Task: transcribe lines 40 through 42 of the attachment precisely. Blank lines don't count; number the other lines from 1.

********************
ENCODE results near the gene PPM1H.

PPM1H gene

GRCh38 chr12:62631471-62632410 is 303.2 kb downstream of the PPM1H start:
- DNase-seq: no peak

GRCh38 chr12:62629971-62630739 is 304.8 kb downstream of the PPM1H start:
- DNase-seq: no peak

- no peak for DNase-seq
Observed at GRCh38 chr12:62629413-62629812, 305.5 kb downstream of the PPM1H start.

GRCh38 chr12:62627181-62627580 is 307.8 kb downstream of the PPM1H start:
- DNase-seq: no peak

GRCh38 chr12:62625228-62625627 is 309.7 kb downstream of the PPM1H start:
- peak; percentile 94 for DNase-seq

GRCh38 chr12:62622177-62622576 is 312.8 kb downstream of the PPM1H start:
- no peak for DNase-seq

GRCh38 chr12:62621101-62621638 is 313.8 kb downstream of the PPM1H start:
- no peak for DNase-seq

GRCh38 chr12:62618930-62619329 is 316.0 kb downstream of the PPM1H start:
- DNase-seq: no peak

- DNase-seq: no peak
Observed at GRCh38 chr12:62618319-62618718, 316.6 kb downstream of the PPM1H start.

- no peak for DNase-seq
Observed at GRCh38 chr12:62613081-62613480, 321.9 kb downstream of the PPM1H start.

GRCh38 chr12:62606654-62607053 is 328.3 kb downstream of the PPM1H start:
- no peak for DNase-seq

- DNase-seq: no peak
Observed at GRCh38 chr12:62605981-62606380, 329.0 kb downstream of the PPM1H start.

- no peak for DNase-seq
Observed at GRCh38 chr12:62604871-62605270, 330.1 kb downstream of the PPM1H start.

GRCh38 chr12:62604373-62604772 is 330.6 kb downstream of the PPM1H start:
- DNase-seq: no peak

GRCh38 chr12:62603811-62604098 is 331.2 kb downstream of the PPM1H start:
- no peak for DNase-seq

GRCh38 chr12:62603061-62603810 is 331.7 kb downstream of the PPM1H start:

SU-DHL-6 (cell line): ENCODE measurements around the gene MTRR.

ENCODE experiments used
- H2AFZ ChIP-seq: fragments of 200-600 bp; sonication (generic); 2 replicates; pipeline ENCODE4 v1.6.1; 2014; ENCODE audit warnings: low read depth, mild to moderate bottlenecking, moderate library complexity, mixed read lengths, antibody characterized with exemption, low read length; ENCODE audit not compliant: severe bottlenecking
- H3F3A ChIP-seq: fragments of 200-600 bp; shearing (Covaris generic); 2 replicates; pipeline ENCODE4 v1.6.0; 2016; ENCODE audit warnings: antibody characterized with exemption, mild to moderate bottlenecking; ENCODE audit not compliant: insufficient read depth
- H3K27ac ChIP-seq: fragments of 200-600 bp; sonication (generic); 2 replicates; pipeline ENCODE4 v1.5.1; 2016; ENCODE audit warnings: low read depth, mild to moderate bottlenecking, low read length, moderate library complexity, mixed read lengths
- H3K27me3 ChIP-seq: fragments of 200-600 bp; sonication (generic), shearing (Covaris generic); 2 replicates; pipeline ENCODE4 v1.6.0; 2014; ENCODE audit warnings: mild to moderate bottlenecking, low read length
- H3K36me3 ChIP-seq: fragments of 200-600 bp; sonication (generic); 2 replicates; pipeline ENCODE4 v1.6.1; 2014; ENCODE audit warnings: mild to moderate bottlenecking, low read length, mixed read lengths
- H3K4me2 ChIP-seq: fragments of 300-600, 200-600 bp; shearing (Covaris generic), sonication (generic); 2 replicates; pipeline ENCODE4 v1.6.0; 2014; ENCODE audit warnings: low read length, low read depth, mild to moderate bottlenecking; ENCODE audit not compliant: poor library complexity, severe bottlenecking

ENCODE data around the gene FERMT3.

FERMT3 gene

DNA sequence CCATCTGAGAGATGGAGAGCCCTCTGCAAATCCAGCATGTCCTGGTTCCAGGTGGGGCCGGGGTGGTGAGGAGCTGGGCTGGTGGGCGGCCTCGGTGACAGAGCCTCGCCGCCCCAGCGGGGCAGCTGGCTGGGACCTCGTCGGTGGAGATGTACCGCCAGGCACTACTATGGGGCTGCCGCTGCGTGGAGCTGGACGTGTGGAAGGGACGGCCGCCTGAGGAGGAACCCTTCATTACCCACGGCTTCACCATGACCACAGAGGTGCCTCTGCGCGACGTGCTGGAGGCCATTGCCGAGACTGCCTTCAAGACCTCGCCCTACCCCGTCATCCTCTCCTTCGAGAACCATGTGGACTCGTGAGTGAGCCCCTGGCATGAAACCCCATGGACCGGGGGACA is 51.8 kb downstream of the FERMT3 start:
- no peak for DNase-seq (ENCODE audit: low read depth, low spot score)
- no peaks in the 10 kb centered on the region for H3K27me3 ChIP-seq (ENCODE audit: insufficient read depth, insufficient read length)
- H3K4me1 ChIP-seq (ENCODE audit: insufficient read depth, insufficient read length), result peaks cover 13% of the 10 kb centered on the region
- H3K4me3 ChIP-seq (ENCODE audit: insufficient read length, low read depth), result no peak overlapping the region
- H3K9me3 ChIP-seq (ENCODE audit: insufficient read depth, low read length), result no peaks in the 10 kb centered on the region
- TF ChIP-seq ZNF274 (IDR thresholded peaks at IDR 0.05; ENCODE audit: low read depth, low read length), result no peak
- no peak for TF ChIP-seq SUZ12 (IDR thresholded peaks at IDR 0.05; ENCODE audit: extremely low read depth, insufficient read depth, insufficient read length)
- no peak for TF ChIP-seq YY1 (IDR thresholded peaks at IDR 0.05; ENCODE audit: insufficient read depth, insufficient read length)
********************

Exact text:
- H3K36me3 ChIP-seq: fragments of 200-600 bp; sonication (generic); 2 replicates; pipeline ENCODE4 v1.6.1; 2014; ENCODE audit warnings: mild to moderate bottlenecking, low read length, mixed read lengths
- H3K4me2 ChIP-seq: fragments of 300-600, 200-600 bp; shearing (Covaris generic), sonication (generic); 2 replicates; pipeline ENCODE4 v1.6.0; 2014; ENCODE audit warnings: low read length, low read depth, mild to moderate bottlenecking; ENCODE audit not compliant: poor library complexity, severe bottlenecking

ENCODE data around the gene FERMT3.